Commercialization of Human Reproductive Material: Legal Situation in Albania

AuthorRovena Kastrati
PositionFaculty of Law, University of Tirana
European Journal of Economics, Law and Social Sciences
IIPCCL Publishing, Graz-Austria
Vol. 3 No. 2
June, 2019
ISSN 2519-1284
Acces online at
Commercialization of Human Reproductive Material: Legal Situation
in Albania
Rovena Kastrati
Faculty of Law, University of Tirana
The industry of assisted reproductive technology, which is growing on a global scale,
has created a tense situation between certain individuals’ economic interests and
human dignity. Individuals who donate sperm or eggs claim to have the right to
monetary remuneration for goods and services, arguing that if a person has the right
to sell his/her own blood or body tissues, then that person should also have the right
to sell his/her own reproductive material. However, commercialization of those cells
that have the potential to become human beings in the future poses a serious threat
to the dignity and other moral values of mankind. This paper will address whether
human gamete purchase and sale at a price should be legally and ethically acceptable,
or their donation should be in full awareness and voluntarily. The second part deals
with the legal situation in the state of Albania comparing it to the legislation in force
in the state of Kosovo.
Keywords: assisted reproductive technology, human reproductive material,
commercialization, donation, dignity, monetary compensation.
Assisted reproductive technology emerged as one of the most widely adopted and
successful medical technologies in the last century. While giving hope to millions of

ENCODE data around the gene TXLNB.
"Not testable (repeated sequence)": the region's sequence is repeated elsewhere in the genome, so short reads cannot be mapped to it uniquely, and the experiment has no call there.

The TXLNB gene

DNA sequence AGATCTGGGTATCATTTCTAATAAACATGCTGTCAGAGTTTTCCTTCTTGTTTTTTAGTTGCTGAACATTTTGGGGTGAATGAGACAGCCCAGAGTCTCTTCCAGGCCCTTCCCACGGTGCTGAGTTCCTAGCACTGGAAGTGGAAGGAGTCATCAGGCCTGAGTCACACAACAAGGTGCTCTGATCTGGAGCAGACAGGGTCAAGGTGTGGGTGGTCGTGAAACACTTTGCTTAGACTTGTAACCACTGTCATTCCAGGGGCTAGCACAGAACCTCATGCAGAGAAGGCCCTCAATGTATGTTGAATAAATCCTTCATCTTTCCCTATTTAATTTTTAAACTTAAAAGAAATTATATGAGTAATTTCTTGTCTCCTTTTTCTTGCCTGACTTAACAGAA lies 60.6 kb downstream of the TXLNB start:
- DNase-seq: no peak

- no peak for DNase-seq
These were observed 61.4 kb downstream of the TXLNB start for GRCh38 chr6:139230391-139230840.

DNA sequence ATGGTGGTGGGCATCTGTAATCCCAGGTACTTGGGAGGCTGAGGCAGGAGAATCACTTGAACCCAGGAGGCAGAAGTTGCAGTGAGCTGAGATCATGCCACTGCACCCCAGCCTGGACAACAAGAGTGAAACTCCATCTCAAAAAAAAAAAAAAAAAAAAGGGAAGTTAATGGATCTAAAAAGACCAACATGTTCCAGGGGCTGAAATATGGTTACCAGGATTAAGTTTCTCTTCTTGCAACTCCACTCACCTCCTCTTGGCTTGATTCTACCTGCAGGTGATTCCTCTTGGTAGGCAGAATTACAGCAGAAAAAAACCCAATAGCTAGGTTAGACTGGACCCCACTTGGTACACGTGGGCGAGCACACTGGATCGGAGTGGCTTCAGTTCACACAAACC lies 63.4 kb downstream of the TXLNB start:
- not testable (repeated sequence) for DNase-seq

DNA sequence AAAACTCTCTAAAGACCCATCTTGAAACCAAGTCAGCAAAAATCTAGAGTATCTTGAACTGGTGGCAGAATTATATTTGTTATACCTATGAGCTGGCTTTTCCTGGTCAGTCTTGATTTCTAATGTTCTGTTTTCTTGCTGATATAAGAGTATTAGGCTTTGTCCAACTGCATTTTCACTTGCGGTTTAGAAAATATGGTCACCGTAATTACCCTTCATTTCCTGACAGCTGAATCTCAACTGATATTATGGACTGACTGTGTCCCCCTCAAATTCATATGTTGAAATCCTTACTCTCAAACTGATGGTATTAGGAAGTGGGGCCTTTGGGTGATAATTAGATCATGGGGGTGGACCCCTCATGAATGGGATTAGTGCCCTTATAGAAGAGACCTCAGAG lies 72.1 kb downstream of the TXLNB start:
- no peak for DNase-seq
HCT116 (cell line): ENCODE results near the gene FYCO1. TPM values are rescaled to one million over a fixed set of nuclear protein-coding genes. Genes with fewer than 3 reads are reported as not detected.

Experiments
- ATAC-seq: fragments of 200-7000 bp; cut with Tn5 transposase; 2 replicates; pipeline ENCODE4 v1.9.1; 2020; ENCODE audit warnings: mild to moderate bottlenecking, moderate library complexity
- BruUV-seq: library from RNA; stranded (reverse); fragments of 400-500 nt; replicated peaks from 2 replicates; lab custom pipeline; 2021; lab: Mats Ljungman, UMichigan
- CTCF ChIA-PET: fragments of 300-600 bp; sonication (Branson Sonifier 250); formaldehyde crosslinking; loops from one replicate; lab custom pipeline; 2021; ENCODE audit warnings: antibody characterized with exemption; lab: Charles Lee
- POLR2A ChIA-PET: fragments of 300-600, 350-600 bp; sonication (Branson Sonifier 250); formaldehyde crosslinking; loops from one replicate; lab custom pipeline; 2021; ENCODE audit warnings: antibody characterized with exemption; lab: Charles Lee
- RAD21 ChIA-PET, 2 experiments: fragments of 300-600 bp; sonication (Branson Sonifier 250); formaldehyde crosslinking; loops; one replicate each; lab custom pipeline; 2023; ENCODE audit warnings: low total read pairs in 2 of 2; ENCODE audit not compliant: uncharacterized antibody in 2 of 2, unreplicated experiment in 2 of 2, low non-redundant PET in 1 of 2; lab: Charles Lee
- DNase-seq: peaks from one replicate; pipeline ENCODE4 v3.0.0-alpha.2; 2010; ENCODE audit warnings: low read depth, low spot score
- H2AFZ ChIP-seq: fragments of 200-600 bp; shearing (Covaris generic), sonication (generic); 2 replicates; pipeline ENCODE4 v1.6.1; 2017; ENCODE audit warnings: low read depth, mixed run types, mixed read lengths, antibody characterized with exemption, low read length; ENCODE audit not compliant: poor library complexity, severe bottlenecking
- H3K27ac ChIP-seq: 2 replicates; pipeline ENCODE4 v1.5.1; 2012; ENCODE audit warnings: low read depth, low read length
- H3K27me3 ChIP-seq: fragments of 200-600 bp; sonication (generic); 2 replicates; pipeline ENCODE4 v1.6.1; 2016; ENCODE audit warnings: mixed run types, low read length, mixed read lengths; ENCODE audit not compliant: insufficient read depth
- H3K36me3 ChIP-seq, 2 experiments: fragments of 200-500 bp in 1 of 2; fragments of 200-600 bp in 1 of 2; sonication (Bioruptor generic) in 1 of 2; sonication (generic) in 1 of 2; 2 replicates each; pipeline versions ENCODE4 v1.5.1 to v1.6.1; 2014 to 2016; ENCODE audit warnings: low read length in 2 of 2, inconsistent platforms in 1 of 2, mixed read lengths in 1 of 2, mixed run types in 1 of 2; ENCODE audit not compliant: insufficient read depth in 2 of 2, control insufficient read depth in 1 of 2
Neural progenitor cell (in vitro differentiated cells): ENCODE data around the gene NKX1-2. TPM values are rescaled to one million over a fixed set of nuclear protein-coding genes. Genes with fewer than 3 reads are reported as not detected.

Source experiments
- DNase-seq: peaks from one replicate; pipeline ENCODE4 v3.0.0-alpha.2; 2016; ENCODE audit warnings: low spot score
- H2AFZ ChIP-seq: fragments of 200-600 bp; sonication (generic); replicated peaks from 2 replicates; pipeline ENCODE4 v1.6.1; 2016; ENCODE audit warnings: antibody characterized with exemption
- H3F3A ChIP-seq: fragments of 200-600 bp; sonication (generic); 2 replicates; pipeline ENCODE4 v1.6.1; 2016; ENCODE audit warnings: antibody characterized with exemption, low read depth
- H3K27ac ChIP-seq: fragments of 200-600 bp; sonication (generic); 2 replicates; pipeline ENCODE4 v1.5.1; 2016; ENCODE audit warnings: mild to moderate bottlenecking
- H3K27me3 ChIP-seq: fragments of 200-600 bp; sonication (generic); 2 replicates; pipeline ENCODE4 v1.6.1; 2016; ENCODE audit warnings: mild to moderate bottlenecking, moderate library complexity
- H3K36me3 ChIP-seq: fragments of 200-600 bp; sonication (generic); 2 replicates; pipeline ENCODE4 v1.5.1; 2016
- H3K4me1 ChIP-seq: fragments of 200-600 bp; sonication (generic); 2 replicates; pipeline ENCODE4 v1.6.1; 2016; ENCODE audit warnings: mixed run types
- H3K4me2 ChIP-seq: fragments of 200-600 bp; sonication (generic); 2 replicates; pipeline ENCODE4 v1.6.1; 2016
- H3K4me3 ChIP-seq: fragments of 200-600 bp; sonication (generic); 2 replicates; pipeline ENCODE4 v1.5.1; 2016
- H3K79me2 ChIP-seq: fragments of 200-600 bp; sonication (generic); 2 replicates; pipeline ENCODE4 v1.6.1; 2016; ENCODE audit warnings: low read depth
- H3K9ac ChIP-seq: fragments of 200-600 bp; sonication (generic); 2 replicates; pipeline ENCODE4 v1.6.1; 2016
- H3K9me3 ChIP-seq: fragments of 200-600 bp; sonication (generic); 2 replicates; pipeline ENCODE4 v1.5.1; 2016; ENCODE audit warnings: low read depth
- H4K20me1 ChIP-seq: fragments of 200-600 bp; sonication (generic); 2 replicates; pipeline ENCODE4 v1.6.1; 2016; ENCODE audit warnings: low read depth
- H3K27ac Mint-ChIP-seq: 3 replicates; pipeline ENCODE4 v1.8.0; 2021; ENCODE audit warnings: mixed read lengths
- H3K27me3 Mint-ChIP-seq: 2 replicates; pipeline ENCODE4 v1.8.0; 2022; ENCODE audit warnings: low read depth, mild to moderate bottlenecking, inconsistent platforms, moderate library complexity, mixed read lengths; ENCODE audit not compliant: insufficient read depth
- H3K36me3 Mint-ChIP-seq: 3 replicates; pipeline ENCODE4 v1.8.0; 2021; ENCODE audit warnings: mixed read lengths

couples su ering from infertility, it has also raised new legal, ethical, cultural and
social dilemmas that society is facing increasingly each and every day. In particular,
genetic experiments, laboratory cryopreservation techniques, the right of an
individual to genetic o spring, informed consent, and gamete or embryo donation
constitute aspects of human procreation which are and tend to become more and
more subject of future discussion and debate.
In the last decade, there has been a decline in the number of gamete donors in
developed countries as a result of legislation restricting monetary reimbursement of
gamete donors, which has, in turn, led to a loss of incentives for many future donors,
who also face numerous problems and concerns linked with their donation. Concerns
such as the process being time-consuming, lack of monetary remuneration, and risk
of medical complications due to superovulation drugs in the case of oocyte donation
have also contributed signif‌i cantly to the decrease in the number of volunteer donors.
In some countries this situation has worsened even further as a result of the abolition
of donor anonymity, thus discouraging even altruistic donors (Heng, 2007). On the
other hand, the recent spread and development of the Internet has enabled donors to

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